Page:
The "tragic outcome" occurs when people have not prepared mentally for a large decline. There will be another nasty bear market, people will panic sell because they did not prepare and somehow forgot what the last one felt like. I have seen this repeat cycle after cycle and I would think Chuck has too, having been in the industry longer than I have. People should not panic but they do. Realizing ahead of time that others will panic can help you prevent your own panic--again this is the context of my thread.
As far as insinuating that dividend stocks are not safe, he outlined his belief that bonds are currently more expensive. They probably are more expensive. I have been writing for several years the extent to which we have been keeping maturities very short because of what I believe are persistently unattractive risk reward trade-offs going further out on the curve.
"Dividend stocks not safe" is pretty vague as many banks with great dividend histories proved out to not be safe. The full context of this idea is that for investors or advisors who don't know better, a 32% decline in PM (sticking with the same example) is not "safe" if they were expecting a bond substitute which is how dividend stocks have been portrayed in many places. We have owned PM for many years (started the position as Altria) and did not sell it as part of our defensive strategy because of the yield, the elasticity of demand for the product and history of doing relatively well during bear markets/recessions. A 32% decline in a down 56% world is a great result for a stock in my opinion but I think it is terrible for someone who was expecting no decline (no decline is of course irrational perception not potential reality).
Chuck made the fundamental case for why PM should have been held onto and while the business did just fine the stock did drop 32%. If in a couple of years (or sooner) there is a 30-40% bear market decline I would expect PM to drop 15-20% regardless of whether it was justified and would be thrilled with that result in the context of it being an equity holding. If I explain the holding to any clients as a bond substitute and it dropped that much I would expect my phone to blow up and if the bond portion of client portfolios were heavy in stocks like this I would expect to lose clients.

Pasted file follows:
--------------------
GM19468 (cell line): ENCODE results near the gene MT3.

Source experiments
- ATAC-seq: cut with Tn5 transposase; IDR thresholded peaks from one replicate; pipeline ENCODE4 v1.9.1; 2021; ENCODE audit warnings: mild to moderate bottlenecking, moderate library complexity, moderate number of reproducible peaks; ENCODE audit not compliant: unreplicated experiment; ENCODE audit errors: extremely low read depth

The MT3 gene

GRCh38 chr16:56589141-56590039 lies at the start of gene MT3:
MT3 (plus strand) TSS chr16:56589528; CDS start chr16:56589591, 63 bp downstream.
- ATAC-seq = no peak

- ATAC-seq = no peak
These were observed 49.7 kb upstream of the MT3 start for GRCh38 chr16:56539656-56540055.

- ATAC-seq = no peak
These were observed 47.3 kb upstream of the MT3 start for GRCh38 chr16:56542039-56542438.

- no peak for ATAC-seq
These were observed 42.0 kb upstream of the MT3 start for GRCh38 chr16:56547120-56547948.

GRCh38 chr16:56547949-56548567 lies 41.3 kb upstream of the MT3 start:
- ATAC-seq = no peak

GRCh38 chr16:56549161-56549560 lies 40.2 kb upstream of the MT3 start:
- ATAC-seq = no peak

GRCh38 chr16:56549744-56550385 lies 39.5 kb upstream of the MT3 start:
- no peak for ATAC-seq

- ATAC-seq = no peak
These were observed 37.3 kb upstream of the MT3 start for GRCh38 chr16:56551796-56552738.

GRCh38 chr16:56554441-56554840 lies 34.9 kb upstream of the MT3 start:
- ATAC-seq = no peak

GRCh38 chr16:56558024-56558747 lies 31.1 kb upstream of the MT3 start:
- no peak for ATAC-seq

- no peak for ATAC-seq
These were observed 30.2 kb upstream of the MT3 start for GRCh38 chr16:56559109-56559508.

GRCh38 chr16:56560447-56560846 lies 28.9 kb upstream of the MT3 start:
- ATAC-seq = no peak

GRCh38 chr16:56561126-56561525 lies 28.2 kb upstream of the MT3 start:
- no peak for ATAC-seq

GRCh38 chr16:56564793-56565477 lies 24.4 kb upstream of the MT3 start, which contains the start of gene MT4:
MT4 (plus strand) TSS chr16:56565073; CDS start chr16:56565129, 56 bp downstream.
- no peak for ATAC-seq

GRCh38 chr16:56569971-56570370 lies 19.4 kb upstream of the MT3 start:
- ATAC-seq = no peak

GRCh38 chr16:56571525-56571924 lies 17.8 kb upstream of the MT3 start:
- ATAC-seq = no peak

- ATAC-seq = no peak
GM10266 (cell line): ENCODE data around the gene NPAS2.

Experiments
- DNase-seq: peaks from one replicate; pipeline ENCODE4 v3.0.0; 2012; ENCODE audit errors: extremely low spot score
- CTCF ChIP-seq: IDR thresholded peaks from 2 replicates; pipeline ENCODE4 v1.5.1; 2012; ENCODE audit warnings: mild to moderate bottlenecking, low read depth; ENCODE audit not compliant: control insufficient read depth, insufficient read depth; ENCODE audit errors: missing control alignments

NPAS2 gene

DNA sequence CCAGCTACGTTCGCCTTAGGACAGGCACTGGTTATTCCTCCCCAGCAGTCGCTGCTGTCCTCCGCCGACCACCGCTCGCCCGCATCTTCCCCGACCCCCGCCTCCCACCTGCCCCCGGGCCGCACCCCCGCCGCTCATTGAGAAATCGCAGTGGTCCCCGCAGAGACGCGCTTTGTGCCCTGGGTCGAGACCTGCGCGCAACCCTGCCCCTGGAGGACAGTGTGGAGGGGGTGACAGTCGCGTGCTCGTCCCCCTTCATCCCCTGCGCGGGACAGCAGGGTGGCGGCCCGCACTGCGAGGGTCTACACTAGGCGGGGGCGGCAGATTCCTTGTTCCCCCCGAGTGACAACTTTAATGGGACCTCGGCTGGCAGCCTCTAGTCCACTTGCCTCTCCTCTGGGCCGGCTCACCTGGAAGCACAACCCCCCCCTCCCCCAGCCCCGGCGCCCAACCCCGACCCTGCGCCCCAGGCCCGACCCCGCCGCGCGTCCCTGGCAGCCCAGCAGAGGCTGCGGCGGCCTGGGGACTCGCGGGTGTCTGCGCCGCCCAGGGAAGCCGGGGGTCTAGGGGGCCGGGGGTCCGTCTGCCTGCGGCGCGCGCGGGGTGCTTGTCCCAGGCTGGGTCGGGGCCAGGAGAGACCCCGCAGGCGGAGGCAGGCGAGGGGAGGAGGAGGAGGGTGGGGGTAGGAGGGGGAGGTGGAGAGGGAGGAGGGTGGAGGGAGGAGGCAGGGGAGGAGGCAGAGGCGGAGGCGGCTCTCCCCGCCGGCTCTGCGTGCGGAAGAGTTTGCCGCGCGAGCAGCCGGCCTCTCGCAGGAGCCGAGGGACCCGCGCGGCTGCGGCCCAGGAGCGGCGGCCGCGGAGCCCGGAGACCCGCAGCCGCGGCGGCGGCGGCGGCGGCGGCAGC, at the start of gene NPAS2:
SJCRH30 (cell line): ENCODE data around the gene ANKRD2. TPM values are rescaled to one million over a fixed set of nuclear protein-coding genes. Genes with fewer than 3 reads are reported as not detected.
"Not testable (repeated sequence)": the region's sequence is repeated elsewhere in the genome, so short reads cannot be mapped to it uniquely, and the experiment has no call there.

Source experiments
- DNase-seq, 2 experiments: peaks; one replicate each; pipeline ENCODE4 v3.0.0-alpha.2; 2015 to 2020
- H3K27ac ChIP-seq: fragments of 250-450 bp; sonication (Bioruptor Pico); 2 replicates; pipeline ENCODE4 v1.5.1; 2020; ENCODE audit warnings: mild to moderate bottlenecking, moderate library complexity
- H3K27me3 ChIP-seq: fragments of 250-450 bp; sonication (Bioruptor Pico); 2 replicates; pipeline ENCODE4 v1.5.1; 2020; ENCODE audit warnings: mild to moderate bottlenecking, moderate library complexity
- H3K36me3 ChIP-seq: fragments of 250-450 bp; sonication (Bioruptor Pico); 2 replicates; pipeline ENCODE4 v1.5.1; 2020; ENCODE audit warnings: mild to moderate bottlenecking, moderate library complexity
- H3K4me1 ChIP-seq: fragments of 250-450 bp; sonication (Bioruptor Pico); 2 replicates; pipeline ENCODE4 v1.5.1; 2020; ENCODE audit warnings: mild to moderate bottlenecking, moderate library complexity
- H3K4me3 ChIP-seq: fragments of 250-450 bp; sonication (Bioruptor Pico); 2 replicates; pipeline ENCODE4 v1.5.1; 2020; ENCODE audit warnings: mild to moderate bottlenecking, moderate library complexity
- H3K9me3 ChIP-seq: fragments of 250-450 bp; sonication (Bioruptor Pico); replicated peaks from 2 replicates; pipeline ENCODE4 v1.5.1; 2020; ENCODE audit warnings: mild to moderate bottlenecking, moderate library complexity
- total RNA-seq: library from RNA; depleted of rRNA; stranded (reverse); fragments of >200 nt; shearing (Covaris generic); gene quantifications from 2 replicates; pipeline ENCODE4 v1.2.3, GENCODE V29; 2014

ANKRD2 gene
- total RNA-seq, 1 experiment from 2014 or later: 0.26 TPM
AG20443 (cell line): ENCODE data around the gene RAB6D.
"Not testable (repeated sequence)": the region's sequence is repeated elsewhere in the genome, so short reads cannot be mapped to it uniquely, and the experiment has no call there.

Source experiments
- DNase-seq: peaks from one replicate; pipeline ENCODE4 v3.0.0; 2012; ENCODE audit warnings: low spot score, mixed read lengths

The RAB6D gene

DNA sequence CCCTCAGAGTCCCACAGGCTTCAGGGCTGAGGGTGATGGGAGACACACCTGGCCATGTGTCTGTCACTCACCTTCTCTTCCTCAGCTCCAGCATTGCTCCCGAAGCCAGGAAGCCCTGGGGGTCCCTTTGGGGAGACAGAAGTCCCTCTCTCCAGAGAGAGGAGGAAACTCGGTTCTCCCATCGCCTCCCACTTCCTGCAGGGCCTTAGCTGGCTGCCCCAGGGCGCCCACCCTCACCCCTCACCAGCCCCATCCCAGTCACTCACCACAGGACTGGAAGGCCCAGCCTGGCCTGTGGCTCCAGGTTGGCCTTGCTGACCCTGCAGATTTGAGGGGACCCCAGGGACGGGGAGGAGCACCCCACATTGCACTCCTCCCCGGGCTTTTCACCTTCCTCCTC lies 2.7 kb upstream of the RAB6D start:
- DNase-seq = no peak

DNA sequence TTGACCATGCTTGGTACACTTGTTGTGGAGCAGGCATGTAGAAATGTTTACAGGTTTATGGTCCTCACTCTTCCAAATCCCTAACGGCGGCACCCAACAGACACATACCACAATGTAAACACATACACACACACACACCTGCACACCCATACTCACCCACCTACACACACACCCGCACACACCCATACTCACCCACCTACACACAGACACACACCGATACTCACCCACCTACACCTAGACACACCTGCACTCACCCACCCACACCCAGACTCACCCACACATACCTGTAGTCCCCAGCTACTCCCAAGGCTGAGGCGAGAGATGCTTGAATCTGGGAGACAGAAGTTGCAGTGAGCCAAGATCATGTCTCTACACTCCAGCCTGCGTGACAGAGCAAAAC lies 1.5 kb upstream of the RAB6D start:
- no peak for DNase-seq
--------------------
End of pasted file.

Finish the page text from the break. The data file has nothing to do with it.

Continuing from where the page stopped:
Part of what I try to do as a portfolio manager (my perception of how to do the job) is to let client assets grow when conditions are favorable and protect client assets when conditions aren't so favorable. Part of this process then is understanding/remembering how people and markets react under stress and often people and markets react poorly under stress (repeated for emphasis). They shouldn't but they do.
As I say early on above (and throughout the life of this site for that matter) Chuck makes a point about what is best for him (and his clients have to buy into that to be happy) and I make a point about what is best for me (and our firm's clients have to buy into that to be happy) and if you are a do-it-yourselfer then you might find bits of process to take from each, one or neither to create your own process.
On an exciting personal note, today is the Prescott Basin Ops Drill, which is annual inter-agency training drill with two components; a simulation of a Type 3 Incident (which is pretty big but not Wallow Fire size) and some form of training for the boots on the ground firefighters. I have been part of the group that organized the event for the last two years, which is a new role for our department, and we have always participated in the boots on the ground training but this year I'm going to have a chance to be involved with the simulated incident as the deputy incident commander, which is great for our department and recognition that a Type 3 Incident could easily start in Walker and having us involved might make sense-at least that is how I am taking it and am very excited for the learning opportunity.